Modern smart phones are excellent tools that can provide you with the ability to communicate through social networks, e-mail and other digital means but can also provide tools like GPS and map so that you easily find your way around. One the main drawbacks are the capacity of the battery that is often depleted fast using the applications. A cell phone charger can be an excellent thing to have in your pack, but in many situations the electrical grid may be down or unavailable. There are excellent compact lithium-ion power packs on the market that with a capacity of around 3500-5000 ; enough to charge a modern smart phone twice or more. There are also more comprehensive solutions that combine solar charges and massive li-ion batteries like the Powermonkey Extreme. Another drawback is that these phones are sensitive to the elements and must be treated carefully; sometimes just dropping the phone on the ground is enough to break the screen. One way of minimizing this problem is to get a water proof container or a custom fitted case; especially if you use your phone while biking this type of solution can be very helpful since it allows to use navigation functions without having to hold the phone in your hand; some excellent solutions is available through the company UltimateAddons.
In most situations cell phones provides the most effective way to communicate and call for help; but there are also other tools like the SPOT that can send SOS messages using satellites that contain your exact position using GPS. Other more basic tools can include whistles, signal mirrors or strobes that can be used to attract attention.
The Practical Aspect
The Bug Out Bag is often discussed as something that has to be perfect; every single part of equipment has to be the best piece than can be bought for money – or your dead. So how important is it to have the perfect Bug Out Bag? My answer would be that the BOB itself isn’t the most critical component. The most important aspect is YOU. There are situations when a BOB can really make a difference for your chances to survive a disaster, but the majority of natural disasters and man-made disasters don’t call for an evacuation in order to survive.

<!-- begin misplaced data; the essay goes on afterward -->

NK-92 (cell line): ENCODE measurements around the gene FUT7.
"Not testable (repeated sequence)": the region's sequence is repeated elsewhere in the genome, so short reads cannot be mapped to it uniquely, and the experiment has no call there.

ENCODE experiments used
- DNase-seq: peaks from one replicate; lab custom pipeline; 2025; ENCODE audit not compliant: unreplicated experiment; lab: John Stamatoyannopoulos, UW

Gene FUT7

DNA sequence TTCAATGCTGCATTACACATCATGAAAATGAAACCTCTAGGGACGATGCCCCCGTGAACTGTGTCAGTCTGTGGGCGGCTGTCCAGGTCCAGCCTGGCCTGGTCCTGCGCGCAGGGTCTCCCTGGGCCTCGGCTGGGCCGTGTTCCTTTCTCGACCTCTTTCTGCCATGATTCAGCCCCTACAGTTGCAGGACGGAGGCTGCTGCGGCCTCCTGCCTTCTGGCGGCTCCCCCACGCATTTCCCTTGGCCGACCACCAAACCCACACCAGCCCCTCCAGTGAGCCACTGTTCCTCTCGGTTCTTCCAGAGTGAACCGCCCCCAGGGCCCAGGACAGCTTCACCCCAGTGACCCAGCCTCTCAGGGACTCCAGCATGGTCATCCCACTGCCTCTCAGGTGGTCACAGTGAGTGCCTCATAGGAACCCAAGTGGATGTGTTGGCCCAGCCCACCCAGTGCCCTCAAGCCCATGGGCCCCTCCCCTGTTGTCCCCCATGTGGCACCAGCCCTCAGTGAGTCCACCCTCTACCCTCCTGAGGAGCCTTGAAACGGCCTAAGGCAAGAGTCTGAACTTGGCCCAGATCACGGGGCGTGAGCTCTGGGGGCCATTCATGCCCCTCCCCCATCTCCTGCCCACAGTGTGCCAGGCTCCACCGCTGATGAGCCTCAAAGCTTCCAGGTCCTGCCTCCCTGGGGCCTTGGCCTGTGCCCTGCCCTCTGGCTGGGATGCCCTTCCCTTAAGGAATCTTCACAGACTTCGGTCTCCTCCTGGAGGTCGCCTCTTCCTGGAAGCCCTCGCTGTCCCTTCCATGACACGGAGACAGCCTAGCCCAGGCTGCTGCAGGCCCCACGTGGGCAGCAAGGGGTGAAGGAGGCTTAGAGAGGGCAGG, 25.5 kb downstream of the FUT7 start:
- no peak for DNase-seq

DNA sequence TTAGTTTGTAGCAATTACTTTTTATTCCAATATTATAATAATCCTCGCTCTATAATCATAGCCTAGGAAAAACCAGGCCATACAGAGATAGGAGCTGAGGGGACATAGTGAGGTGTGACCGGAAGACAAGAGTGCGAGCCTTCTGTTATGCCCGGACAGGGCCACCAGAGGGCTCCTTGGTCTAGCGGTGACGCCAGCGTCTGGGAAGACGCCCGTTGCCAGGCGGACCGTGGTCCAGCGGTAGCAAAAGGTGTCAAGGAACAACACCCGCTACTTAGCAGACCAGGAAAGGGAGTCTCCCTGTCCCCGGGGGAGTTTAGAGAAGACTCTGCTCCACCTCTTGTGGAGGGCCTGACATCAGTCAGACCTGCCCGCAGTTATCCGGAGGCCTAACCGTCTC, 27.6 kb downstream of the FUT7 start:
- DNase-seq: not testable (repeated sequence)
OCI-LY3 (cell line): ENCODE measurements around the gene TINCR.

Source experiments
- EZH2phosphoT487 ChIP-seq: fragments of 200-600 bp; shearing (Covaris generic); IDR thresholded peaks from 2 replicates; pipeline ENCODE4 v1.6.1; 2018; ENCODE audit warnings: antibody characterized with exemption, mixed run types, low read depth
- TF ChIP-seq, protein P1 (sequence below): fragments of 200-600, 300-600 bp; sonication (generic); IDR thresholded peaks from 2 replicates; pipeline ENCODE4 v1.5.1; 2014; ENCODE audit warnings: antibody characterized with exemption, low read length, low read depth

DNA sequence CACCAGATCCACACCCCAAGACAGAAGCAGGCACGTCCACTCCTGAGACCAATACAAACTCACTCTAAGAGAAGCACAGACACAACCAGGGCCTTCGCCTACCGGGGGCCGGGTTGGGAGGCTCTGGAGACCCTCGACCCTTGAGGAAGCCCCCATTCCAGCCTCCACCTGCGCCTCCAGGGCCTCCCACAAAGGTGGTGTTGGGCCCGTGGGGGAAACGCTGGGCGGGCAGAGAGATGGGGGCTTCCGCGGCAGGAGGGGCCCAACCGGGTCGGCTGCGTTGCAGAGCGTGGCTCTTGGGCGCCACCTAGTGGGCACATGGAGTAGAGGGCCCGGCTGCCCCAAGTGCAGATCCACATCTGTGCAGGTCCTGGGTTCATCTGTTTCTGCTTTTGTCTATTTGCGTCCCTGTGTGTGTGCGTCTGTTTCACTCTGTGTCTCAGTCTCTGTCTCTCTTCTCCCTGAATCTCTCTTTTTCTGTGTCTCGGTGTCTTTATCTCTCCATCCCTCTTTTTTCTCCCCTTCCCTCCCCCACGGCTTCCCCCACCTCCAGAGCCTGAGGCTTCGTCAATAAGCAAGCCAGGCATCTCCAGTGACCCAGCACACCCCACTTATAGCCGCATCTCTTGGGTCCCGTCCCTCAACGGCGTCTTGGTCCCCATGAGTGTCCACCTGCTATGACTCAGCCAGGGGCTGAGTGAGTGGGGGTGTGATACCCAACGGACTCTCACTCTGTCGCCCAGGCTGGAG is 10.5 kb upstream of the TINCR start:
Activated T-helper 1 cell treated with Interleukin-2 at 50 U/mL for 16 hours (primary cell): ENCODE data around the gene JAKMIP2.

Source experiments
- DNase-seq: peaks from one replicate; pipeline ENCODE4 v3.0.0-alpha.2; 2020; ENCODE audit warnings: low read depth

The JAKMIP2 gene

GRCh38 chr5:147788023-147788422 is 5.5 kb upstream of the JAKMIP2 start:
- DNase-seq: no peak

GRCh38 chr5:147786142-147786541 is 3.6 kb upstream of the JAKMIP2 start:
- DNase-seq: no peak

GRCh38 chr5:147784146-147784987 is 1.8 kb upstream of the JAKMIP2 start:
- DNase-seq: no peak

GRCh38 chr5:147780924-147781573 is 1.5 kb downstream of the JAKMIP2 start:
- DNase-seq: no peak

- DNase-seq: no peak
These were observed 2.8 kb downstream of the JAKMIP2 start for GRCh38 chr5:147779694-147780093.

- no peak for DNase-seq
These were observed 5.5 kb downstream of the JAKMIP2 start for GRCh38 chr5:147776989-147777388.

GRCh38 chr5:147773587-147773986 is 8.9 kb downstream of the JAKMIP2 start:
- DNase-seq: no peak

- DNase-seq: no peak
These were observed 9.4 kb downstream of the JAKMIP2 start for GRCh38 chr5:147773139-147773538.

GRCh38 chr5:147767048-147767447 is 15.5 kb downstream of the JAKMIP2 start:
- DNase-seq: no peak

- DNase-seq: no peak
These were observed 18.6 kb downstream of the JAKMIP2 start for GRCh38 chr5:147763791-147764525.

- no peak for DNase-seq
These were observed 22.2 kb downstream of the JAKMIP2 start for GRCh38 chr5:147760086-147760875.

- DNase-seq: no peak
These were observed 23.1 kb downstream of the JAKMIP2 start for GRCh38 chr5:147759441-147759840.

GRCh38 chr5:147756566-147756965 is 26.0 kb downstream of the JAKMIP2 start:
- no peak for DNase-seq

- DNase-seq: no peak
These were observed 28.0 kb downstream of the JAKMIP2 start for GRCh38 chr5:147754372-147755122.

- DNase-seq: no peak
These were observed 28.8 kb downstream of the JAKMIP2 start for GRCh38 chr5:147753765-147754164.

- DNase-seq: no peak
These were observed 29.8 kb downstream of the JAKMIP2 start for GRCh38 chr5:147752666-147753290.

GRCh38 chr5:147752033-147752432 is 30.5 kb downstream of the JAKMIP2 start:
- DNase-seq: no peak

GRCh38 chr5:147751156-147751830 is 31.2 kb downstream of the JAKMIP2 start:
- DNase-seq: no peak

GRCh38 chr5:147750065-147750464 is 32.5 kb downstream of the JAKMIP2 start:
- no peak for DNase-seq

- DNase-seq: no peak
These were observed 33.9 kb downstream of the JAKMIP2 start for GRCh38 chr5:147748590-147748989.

What type of activities do you normally engage in?
When you build your BOB I would suggest that you try to find equipment that you need for the type of outdoor activities that you normally engage in like hiking, hunting, camping and other activities. One of the most important aspects is that you know your equipment; how to use it, its limitations and strengths so that you can utilize it in the best way.
Building a high quality Bug Out Bag can set you back literary thousands of dollars; there is basically no upper limit for the potential price. If you build a setup only intended to be used during emergencies you might end up with an extremely expensive setup that you will never enjoy or use. The equipment you choose should work just as well for your regular needs as for your need during an emergency.
Having a specific kit for evacuations can be critical for some type of emergencies; but far from all disasters require this capacity in order for people to survive. A Bug Out Bag can provide you with tools during other situations
· Extra warmth in form of a sleeping bag in case the electrical grid goes down
· Light in the form of a flashlight or headlamp in case of black out
· The ability to prepare food if your regular stove stops working
· The ability to store and purify water
· A first aid kit in case of accidents in your home
· Tools in the form of a knife or multi-tool
In the Prepper and Survivalist community many often discuss preparedness in terms of discussing a complete and sudden collapse of modern society; in some cases there are also references to conspiracy theories and fictional literature. I suggest that you primary focus when building a kit is the specific Natural and Man-Made disasters that you may encounter in your specific setting by making a basic Risk Assessment.
[ ] Long sleeve base layer shirt (I recommend Merino Wool)
[ ] Short sleeve base layer shirt
[ ] Change of underwear
[ ] Hat or Watch cap
[ ] Gloves
[ ] Buff, Scarf or Shemag
[ ] Shell Jacket (Waterproof and Wind Proof)
[ ] Warm long sleeve shirt
[ ] Heavy Duty Pants
[ ] Poncho, Rain Clothing, Bivi-Poncho, Bivanorak or Fjellduk
[ ] Hiking Boots
[ ] 2 pair of Extra socks
[ ] Watch with a button compass on the wrist band
[ ] One or Two Water Bottles (Nalgene, Klean Kanteen, Camelback or SIGG)
[ ] Water Bladder for your backpack; Camelback, Nalgene or similar system.
[ ] Water Purification Tablets
[ ] Water Purification Filter
[ ] Freeze Dried Rations or Meals Ready to Eat (MRE:s). Minimum 6 meals for 72 hours
[ ] Powerbars, Flapjack, Beef jerky, Trail mix or other snacks
[ ] Tea, Coffee, Sugar and Powdered milk
[ ] Salt and Pepper
[ ] Stove: Multi Fuel Stove, Kelly Kettle, Trangia, Ebsit, Optimus Crux Lite or Jetboil
[ ] Fuel for your Stove
[ ] Cooking Vessels
[ ] Spork (Or Knife, Fork and Spoon)
[ ] Cup and Plate
[ ] Steel Wool, Mop and Washing Up Liquid (I recommend Fairy)
[ ] P-38 Can Opener
[ ] Map
[ ] Waterproof container for map
[ ] Compass
[ ] Cash or Gold/Silver
[ ] Passport and Immunization Record Card
[ ] Notebook and Pen
[ ] Kwikpoint
[ ] Roll of Toilet Paper (in waterproof bag)
[ ] Soap
[ ] Toothbrush, Toothpaste and Dental Floss
[ ] Razor
[ ] Hand Disinfection
[ ] Insect Repellant
[ ] Sun Block or Skin Care Lotion
[ ] 550 Paracord
[ ] First Aid Kit
[ ] Blister Kit
[ ] Sunglasses